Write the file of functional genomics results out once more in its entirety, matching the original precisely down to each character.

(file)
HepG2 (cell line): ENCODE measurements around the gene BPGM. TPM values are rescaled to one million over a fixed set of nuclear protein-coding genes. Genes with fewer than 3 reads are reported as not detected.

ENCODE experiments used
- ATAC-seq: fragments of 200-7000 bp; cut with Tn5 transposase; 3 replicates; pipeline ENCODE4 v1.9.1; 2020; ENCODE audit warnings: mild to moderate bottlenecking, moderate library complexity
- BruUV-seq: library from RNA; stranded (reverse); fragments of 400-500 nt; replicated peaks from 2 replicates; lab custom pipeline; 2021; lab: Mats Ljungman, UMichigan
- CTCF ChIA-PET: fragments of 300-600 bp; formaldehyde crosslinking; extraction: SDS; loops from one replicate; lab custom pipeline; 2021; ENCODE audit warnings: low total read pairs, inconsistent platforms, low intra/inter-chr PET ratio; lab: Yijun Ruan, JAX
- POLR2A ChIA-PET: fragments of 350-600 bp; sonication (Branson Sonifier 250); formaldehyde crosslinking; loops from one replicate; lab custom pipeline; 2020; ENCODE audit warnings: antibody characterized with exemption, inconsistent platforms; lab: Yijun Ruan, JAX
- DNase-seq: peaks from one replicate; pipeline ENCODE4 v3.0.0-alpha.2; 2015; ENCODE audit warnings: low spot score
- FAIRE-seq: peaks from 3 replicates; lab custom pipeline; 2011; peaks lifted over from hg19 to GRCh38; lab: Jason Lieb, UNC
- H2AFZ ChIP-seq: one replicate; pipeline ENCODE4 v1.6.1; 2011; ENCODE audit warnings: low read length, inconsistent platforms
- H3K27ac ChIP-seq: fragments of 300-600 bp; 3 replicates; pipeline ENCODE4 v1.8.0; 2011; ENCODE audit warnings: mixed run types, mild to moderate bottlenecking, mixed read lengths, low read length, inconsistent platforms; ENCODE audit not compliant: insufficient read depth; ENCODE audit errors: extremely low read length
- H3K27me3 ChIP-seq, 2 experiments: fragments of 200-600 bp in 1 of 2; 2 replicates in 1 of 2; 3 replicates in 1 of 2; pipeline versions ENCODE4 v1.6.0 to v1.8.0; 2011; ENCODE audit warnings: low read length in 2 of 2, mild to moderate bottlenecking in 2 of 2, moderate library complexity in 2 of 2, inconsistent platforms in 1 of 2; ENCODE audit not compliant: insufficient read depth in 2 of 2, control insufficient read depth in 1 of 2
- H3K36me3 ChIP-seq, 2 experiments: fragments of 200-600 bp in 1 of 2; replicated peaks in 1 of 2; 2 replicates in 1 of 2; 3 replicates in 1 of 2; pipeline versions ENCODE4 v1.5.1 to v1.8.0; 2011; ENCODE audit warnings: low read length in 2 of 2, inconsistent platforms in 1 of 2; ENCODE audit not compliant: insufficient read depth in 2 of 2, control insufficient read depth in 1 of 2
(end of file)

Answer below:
HepG2 (cell line): ENCODE measurements around the gene BPGM. TPM values are rescaled to one million over a fixed set of nuclear protein-coding genes. Genes with fewer than 3 reads are reported as not detected.

ENCODE experiments used
- ATAC-seq: fragments of 200-7000 bp; cut with Tn5 transposase; 3 replicates; pipeline ENCODE4 v1.9.1; 2020; ENCODE audit warnings: mild to moderate bottlenecking, moderate library complexity
- BruUV-seq: library from RNA; stranded (reverse); fragments of 400-500 nt; replicated peaks from 2 replicates; lab custom pipeline; 2021; lab: Mats Ljungman, UMichigan
- CTCF ChIA-PET: fragments of 300-600 bp; formaldehyde crosslinking; extraction: SDS; loops from one replicate; lab custom pipeline; 2021; ENCODE audit warnings: low total read pairs, inconsistent platforms, low intra/inter-chr PET ratio; lab: Yijun Ruan, JAX
- POLR2A ChIA-PET: fragments of 350-600 bp; sonication (Branson Sonifier 250); formaldehyde crosslinking; loops from one replicate; lab custom pipeline; 2020; ENCODE audit warnings: antibody characterized with exemption, inconsistent platforms; lab: Yijun Ruan, JAX
- DNase-seq: peaks from one replicate; pipeline ENCODE4 v3.0.0-alpha.2; 2015; ENCODE audit warnings: low spot score
- FAIRE-seq: peaks from 3 replicates; lab custom pipeline; 2011; peaks lifted over from hg19 to GRCh38; lab: Jason Lieb, UNC
- H2AFZ ChIP-seq: one replicate; pipeline ENCODE4 v1.6.1; 2011; ENCODE audit warnings: low read length, inconsistent platforms
- H3K27ac ChIP-seq: fragments of 300-600 bp; 3 replicates; pipeline ENCODE4 v1.8.0; 2011; ENCODE audit warnings: mixed run types, mild to moderate bottlenecking, mixed read lengths, low read length, inconsistent platforms; ENCODE audit not compliant: insufficient read depth; ENCODE audit errors: extremely low read length
- H3K27me3 ChIP-seq, 2 experiments: fragments of 200-600 bp in 1 of 2; 2 replicates in 1 of 2; 3 replicates in 1 of 2; pipeline versions ENCODE4 v1.6.0 to v1.8.0; 2011; ENCODE audit warnings: low read length in 2 of 2, mild to moderate bottlenecking in 2 of 2, moderate library complexity in 2 of 2, inconsistent platforms in 1 of 2; ENCODE audit not compliant: insufficient read depth in 2 of 2, control insufficient read depth in 1 of 2
- H3K36me3 ChIP-seq, 2 experiments: fragments of 200-600 bp in 1 of 2; replicated peaks in 1 of 2; 2 replicates in 1 of 2; 3 replicates in 1 of 2; pipeline versions ENCODE4 v1.5.1 to v1.8.0; 2011; ENCODE audit warnings: low read length in 2 of 2, inconsistent platforms in 1 of 2; ENCODE audit not compliant: insufficient read depth in 2 of 2, control insufficient read depth in 1 of 2